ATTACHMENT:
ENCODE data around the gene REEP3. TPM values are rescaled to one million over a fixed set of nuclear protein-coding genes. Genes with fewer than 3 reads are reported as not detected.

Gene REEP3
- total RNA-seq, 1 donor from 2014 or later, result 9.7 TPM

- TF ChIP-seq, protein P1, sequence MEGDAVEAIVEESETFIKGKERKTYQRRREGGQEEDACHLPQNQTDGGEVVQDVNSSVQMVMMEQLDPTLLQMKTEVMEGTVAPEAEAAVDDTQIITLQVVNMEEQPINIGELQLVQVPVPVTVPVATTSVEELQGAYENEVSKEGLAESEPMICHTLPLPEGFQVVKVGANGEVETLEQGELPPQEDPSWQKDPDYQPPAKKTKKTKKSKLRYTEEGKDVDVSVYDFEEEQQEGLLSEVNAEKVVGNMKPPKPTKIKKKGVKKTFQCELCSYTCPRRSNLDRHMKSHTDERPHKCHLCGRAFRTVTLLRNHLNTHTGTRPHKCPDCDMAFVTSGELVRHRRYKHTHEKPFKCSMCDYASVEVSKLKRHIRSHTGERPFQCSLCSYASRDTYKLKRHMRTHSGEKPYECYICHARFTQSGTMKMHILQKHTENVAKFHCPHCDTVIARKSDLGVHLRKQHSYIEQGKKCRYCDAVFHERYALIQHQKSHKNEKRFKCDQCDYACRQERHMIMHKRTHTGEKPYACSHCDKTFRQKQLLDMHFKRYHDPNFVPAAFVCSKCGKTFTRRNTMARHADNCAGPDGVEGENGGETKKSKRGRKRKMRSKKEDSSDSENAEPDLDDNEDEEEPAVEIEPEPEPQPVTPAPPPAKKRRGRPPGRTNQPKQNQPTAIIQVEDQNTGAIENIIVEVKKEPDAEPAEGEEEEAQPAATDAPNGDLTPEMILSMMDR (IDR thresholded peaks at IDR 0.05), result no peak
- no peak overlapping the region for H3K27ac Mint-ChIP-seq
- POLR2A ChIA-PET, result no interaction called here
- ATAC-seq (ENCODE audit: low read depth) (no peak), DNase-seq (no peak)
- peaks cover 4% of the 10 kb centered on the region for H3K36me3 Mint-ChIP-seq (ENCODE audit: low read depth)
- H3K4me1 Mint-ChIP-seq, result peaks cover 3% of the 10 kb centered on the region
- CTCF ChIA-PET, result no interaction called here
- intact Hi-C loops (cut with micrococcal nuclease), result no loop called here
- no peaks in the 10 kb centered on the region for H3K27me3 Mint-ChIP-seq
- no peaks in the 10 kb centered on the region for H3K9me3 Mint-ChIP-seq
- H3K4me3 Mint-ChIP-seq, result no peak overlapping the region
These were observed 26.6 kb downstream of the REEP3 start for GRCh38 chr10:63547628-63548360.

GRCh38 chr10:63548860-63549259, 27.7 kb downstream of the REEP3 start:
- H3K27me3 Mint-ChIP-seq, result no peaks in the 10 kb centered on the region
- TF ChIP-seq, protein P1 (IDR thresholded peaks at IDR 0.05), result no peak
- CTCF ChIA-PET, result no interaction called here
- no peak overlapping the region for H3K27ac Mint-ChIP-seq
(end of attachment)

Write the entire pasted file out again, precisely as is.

ENCODE data around the gene REEP3. TPM values are rescaled to one million over a fixed set of nuclear protein-coding genes. Genes with fewer than 3 reads are reported as not detected.

Gene REEP3
- total RNA-seq, 1 donor from 2014 or later, result 9.7 TPM

- TF ChIP-seq, protein P1, sequence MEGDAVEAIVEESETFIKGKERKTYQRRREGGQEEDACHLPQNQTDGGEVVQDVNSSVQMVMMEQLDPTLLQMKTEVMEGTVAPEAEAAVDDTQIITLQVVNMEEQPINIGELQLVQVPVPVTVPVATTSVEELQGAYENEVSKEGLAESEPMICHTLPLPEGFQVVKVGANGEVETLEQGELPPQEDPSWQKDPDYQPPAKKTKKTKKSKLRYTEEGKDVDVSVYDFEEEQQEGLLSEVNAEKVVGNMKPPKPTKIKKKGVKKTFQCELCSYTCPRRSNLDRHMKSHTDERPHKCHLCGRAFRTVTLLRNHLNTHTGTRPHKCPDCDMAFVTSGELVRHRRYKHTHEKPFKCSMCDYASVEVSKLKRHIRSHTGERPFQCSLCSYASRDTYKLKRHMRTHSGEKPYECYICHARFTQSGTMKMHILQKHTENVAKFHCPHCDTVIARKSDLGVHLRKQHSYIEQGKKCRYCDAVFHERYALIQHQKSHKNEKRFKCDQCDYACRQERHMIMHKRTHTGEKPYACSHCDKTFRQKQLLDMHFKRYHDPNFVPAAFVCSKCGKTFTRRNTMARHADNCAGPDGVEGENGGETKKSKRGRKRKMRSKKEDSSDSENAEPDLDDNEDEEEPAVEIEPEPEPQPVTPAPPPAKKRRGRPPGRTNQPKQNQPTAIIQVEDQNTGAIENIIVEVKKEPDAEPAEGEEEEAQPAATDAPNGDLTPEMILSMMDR (IDR thresholded peaks at IDR 0.05), result no peak
- no peak overlapping the region for H3K27ac Mint-ChIP-seq
- POLR2A ChIA-PET, result no interaction called here
- ATAC-seq (ENCODE audit: low read depth) (no peak), DNase-seq (no peak)
- peaks cover 4% of the 10 kb centered on the region for H3K36me3 Mint-ChIP-seq (ENCODE audit: low read depth)
- H3K4me1 Mint-ChIP-seq, result peaks cover 3% of the 10 kb centered on the region
- CTCF ChIA-PET, result no interaction called here
- intact Hi-C loops (cut with micrococcal nuclease), result no loop called here
- no peaks in the 10 kb centered on the region for H3K27me3 Mint-ChIP-seq
- no peaks in the 10 kb centered on the region for H3K9me3 Mint-ChIP-seq
- H3K4me3 Mint-ChIP-seq, result no peak overlapping the region
These were observed 26.6 kb downstream of the REEP3 start for GRCh38 chr10:63547628-63548360.

GRCh38 chr10:63548860-63549259, 27.7 kb downstream of the REEP3 start:
- H3K27me3 Mint-ChIP-seq, result no peaks in the 10 kb centered on the region
- TF ChIP-seq, protein P1 (IDR thresholded peaks at IDR 0.05), result no peak
- CTCF ChIA-PET, result no interaction called here
- no peak overlapping the region for H3K27ac Mint-ChIP-seq